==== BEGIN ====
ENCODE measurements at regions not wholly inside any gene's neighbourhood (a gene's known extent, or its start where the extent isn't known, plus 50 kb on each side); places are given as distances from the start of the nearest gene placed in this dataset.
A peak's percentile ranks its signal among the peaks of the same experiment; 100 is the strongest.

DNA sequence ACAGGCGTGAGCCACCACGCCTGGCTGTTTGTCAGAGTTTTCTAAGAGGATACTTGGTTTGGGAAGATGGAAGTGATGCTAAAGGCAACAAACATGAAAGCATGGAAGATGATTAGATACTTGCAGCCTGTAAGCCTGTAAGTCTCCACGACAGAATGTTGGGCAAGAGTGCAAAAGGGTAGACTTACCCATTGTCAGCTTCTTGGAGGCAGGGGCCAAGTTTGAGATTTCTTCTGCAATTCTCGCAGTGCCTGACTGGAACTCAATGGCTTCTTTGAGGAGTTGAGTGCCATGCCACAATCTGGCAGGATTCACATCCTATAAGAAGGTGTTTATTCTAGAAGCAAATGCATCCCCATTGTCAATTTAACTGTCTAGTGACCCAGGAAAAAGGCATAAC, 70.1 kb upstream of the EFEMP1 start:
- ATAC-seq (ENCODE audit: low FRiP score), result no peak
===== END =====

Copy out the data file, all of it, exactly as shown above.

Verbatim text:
ENCODE measurements at regions not wholly inside any gene's neighbourhood (a gene's known extent, or its start where the extent isn't known, plus 50 kb on each side); places are given as distances from the start of the nearest gene placed in this dataset.
A peak's percentile ranks its signal among the peaks of the same experiment; 100 is the strongest.

DNA sequence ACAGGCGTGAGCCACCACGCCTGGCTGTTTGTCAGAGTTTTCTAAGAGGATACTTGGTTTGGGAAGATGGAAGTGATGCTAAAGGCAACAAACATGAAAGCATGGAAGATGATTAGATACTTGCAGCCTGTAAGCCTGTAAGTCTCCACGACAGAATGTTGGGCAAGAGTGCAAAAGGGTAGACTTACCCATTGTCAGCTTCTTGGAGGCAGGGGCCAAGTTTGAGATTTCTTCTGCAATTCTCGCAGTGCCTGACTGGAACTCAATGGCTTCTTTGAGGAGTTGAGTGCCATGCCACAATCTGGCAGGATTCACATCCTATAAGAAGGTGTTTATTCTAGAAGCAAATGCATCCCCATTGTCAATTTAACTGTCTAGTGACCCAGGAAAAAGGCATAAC, 70.1 kb upstream of the EFEMP1 start:
- ATAC-seq (ENCODE audit: low FRiP score), result no peak